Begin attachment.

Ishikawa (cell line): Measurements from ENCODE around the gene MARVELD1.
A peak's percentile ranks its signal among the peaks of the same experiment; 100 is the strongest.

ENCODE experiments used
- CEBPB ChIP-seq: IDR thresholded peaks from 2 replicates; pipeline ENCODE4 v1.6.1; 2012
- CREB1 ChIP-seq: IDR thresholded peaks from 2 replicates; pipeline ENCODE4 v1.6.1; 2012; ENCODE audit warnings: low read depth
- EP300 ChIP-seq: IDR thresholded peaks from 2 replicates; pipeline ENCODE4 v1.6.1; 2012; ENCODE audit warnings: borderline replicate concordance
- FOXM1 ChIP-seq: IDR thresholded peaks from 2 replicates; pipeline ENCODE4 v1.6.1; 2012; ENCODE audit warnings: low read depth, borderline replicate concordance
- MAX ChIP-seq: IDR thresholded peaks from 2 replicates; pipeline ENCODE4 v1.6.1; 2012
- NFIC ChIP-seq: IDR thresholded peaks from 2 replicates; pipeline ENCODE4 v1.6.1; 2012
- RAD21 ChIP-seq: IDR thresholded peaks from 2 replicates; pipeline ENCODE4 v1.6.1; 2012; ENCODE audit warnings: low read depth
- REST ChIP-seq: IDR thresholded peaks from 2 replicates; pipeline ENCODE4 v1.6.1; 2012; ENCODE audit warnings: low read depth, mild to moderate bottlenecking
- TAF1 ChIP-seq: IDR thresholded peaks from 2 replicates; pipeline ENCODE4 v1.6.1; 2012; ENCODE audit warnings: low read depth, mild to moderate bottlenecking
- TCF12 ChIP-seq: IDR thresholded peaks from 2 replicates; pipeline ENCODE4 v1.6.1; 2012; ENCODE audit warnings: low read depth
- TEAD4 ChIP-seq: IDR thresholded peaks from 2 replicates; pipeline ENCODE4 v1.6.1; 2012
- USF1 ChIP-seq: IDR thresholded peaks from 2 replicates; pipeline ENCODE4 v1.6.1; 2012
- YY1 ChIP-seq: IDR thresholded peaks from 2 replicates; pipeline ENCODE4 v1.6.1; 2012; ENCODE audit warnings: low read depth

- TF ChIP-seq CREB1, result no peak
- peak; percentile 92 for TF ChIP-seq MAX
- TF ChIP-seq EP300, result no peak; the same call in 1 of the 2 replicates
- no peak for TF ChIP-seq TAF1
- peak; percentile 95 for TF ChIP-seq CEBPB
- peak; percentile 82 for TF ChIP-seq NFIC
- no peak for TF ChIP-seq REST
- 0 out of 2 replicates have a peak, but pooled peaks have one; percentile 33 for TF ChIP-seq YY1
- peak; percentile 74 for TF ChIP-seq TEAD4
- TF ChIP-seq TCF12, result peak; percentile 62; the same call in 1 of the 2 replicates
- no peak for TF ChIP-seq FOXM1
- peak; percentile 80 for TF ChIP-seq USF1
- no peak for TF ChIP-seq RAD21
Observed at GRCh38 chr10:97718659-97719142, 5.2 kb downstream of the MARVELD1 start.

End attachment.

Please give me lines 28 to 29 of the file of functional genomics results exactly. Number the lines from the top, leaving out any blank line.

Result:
- peak; percentile 80 for TF ChIP-seq USF1
- no peak for TF ChIP-seq RAD21